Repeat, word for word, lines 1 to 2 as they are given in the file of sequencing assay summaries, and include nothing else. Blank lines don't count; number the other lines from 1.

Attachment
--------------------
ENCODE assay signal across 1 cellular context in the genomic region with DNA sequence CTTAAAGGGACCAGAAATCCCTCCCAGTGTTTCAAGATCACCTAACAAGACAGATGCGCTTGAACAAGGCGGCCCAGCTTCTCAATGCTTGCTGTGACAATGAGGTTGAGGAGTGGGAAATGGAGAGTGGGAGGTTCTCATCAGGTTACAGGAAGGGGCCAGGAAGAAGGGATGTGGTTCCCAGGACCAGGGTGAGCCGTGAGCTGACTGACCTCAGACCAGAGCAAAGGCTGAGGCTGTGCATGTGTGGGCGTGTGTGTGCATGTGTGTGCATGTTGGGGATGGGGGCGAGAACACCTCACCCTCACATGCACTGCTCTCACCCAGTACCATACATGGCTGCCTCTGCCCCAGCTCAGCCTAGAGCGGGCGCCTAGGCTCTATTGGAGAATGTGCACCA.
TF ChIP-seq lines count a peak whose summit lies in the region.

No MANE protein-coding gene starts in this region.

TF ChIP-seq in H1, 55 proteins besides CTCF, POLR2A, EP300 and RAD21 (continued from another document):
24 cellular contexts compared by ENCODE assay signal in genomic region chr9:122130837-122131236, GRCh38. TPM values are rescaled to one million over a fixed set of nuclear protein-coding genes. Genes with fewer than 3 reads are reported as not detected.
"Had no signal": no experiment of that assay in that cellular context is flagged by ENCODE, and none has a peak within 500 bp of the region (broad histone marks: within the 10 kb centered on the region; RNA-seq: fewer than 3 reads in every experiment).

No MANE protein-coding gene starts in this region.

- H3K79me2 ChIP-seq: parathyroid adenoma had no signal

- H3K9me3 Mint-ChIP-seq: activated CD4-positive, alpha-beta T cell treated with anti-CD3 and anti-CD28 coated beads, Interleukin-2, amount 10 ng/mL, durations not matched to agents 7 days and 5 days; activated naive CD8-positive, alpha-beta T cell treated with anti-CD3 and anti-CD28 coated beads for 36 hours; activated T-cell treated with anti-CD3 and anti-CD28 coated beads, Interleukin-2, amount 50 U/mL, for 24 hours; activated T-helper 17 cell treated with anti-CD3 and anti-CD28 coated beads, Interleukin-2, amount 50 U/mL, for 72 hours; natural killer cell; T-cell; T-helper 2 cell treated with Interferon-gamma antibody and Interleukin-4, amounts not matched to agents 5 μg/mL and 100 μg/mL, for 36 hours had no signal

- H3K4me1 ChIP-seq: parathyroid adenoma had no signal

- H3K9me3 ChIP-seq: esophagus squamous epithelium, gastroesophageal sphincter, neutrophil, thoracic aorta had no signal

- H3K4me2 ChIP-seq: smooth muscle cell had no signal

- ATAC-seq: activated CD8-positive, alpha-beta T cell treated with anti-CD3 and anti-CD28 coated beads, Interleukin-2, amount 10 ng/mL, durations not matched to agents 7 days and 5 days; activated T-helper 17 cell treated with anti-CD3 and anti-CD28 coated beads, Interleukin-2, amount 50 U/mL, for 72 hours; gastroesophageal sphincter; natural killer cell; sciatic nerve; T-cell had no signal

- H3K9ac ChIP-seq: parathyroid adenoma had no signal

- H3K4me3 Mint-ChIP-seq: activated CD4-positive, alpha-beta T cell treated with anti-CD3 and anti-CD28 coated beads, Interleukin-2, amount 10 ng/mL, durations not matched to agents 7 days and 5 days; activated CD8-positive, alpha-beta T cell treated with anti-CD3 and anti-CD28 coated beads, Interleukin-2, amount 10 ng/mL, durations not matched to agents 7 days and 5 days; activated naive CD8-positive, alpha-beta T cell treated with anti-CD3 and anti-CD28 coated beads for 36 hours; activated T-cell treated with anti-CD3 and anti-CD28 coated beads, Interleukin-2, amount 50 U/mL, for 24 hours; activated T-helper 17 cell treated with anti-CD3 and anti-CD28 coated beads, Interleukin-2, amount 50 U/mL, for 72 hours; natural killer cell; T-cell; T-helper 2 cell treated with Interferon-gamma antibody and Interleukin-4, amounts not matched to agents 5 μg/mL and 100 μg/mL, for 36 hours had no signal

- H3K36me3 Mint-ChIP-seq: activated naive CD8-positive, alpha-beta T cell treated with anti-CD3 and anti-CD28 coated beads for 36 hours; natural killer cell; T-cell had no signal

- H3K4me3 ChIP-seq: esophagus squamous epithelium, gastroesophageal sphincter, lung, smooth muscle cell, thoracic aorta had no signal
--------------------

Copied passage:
ENCODE assay signal across 1 cellular context in the genomic region with DNA sequence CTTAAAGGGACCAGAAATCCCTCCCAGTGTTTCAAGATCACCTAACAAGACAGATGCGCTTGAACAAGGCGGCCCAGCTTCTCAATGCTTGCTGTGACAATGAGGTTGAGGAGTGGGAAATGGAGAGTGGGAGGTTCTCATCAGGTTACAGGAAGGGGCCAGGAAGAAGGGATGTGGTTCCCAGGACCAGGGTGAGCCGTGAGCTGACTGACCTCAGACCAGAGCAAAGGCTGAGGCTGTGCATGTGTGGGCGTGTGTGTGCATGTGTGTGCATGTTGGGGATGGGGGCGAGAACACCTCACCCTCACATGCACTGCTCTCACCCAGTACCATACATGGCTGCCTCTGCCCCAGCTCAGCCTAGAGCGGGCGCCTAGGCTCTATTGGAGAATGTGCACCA.
TF ChIP-seq lines count a peak whose summit lies in the region.